By Nina Wu
Earth Day on Sunday marked the two-year anniversary of the BP oil spill. Two years ago, the Deepwater Horizon oil drilling rig sank into the Gulf of Mexico, creating the worst oil spill in U.S. history.
Two years later, the people and environment are still suffering from the after-effects of the spill. Is the seafood indeed safe to eat? The FDA says so, but the idea of fish with open sores and parasitic infections (which may or may not be from the effects of petroleum, though inconclusive) doesn't sound appetizing.
Now filmmakers Josh and Rebecca Tickell of Green Planet Productions (of "FUEL") expose the root causes of the spill, uncovering "a vast network of corruption" in their documentary film "The Big Fix." Peter Fonda is an executive producer of the official selection for the Festival de Cannes.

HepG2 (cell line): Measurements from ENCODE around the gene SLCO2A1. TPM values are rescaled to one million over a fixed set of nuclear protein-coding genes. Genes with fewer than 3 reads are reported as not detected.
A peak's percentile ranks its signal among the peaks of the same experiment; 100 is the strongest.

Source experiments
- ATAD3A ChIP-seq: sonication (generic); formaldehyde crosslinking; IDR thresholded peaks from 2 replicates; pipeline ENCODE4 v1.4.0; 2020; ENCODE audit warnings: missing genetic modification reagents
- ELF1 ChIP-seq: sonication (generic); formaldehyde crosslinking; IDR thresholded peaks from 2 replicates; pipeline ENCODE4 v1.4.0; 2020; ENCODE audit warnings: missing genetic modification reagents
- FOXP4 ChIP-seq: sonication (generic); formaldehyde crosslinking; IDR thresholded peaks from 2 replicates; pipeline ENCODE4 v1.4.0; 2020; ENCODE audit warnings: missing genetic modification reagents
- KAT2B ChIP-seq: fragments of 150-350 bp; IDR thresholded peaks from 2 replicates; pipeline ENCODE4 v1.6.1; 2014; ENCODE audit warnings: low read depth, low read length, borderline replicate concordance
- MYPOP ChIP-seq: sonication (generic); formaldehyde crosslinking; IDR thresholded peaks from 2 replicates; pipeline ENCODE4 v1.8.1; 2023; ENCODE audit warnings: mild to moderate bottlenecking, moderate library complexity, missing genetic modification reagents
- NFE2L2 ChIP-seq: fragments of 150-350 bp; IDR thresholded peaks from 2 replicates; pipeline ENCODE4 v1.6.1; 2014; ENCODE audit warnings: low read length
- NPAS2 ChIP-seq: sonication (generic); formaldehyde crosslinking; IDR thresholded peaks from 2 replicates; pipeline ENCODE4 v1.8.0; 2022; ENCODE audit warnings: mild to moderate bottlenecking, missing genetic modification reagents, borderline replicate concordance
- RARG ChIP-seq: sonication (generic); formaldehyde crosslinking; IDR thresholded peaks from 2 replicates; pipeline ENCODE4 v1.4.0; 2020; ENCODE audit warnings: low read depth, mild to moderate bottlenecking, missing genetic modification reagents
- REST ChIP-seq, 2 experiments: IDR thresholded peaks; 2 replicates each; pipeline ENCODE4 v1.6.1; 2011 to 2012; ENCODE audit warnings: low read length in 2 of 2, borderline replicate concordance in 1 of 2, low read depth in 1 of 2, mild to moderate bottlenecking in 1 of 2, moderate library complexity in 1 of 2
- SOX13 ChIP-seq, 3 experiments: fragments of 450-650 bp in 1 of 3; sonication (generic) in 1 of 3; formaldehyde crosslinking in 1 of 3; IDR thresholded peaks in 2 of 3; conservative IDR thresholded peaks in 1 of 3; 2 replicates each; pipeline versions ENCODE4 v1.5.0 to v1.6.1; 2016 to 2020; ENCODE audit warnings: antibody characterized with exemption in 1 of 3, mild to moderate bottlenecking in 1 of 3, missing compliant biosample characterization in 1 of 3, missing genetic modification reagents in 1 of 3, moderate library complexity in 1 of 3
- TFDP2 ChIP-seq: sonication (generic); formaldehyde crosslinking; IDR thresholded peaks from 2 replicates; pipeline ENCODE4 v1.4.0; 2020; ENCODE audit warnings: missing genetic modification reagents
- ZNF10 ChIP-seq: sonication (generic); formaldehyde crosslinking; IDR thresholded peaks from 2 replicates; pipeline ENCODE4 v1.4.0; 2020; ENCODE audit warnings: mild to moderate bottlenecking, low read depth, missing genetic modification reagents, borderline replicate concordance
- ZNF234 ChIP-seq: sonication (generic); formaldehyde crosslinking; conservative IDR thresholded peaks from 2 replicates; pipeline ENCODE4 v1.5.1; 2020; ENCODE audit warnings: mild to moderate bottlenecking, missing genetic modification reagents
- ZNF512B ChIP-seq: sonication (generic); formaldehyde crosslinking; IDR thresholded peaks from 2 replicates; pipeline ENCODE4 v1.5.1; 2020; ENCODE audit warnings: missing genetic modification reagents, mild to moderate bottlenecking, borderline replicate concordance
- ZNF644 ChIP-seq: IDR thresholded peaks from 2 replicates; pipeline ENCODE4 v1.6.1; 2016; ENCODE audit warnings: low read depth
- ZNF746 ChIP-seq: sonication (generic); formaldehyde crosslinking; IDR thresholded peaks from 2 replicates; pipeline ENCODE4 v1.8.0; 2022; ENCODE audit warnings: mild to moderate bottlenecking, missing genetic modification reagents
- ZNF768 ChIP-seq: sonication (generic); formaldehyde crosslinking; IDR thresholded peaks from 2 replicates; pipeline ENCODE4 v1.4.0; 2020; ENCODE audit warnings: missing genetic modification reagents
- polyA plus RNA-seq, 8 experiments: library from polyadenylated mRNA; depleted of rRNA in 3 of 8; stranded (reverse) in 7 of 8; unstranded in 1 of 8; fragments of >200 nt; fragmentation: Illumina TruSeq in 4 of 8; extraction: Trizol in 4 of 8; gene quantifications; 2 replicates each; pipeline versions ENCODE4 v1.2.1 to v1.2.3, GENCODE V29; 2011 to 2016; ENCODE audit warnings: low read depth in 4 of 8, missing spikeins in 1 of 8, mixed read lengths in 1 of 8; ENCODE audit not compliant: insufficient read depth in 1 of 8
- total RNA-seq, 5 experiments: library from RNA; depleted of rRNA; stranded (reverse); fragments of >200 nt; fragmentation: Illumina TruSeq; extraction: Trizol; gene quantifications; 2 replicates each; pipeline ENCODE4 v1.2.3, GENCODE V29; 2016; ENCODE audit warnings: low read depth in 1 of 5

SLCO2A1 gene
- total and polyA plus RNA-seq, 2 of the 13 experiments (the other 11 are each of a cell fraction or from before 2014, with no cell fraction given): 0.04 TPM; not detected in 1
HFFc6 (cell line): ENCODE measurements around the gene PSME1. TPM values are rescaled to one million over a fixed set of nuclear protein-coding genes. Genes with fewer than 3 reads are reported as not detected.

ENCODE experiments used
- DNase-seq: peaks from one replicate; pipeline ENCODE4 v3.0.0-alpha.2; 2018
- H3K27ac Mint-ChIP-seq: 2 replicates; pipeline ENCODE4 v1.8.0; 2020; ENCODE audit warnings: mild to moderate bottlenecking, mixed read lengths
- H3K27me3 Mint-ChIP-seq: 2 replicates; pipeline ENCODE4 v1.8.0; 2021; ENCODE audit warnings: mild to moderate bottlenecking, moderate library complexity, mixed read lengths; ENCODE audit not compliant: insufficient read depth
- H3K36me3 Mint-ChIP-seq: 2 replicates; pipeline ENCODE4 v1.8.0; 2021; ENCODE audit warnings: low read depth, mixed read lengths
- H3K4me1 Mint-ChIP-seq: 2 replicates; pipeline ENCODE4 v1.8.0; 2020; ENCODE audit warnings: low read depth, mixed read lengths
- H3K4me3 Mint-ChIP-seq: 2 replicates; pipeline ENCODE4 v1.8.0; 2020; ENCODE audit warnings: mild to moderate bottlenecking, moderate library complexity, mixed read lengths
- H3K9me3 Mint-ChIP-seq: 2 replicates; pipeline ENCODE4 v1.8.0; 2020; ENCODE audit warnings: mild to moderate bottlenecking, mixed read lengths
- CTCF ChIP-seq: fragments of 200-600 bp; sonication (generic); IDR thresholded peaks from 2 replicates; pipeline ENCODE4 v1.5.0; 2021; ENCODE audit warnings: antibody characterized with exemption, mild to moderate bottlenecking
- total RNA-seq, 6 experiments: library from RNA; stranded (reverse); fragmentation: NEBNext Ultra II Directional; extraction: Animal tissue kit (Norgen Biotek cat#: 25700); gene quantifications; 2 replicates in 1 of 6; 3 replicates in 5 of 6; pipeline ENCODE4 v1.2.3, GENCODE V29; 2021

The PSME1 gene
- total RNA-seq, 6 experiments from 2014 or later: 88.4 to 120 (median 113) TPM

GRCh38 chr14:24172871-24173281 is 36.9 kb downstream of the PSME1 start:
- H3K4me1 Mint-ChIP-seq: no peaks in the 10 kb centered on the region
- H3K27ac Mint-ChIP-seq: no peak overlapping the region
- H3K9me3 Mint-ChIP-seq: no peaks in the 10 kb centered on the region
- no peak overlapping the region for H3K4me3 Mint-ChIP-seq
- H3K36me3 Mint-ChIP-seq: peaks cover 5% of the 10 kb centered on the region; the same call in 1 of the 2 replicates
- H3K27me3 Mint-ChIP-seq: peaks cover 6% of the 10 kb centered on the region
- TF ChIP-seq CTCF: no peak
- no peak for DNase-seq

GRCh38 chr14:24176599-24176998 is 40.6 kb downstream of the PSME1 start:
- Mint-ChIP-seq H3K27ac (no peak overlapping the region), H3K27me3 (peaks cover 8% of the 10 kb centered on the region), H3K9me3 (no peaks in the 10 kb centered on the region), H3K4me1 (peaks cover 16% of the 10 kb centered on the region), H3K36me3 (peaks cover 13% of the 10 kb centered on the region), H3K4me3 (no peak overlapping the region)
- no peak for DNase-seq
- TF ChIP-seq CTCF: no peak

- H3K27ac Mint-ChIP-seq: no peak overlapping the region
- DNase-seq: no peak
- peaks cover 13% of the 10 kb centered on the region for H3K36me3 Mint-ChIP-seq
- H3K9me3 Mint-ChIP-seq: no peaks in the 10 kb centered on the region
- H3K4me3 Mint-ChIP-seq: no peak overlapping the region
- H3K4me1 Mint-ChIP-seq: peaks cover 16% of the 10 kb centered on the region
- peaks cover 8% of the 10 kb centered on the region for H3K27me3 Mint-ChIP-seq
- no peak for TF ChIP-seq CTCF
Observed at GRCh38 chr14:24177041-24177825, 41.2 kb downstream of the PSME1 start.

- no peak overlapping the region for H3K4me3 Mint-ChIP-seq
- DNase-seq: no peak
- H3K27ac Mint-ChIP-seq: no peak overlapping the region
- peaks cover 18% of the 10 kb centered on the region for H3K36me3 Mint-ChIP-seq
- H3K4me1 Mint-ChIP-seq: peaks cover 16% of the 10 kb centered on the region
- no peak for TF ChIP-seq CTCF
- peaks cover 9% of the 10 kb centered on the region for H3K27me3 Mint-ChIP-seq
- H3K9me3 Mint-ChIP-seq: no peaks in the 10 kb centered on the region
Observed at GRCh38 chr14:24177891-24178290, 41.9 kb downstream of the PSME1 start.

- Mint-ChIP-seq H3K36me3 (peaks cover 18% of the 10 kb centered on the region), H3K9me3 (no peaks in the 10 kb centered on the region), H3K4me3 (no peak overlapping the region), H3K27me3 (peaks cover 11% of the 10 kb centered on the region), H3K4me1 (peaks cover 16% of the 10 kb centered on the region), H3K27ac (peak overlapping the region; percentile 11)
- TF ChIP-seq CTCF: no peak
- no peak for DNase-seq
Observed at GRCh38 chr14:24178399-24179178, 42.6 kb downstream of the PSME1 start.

Here's a review from the L.A. Times, which says that "The Big Fix" presents a compelling array of damning testimony from EPA officials, journalists, scientists and politicians as well as emotional scenes of distraught residents, a number, like Rebecca Tickell, experiencing troubling physical symptoms in the wake of the disaster." BP chose not to participate in the documentary.
Mint Evemts Hawaii is screening "The Big Fix" at Fresh Cafe, 831 Queen St., on Wednesday, April 25. Doors open at 6 p.m. with free pupus, no-host cocktails and raffle prizes. The film starts at 7 p.m. and is followed by a discussion at 8:30 p.m.
Cost is $8 if you purchase tickets online at www.ticketleap.com and $10 at the door.
The film will also be shown 7 p.m. on April 25 at The Palace Theater, 38 Haili St. in Hilo (hosted by Surfrider Foundation, Hilo chapter).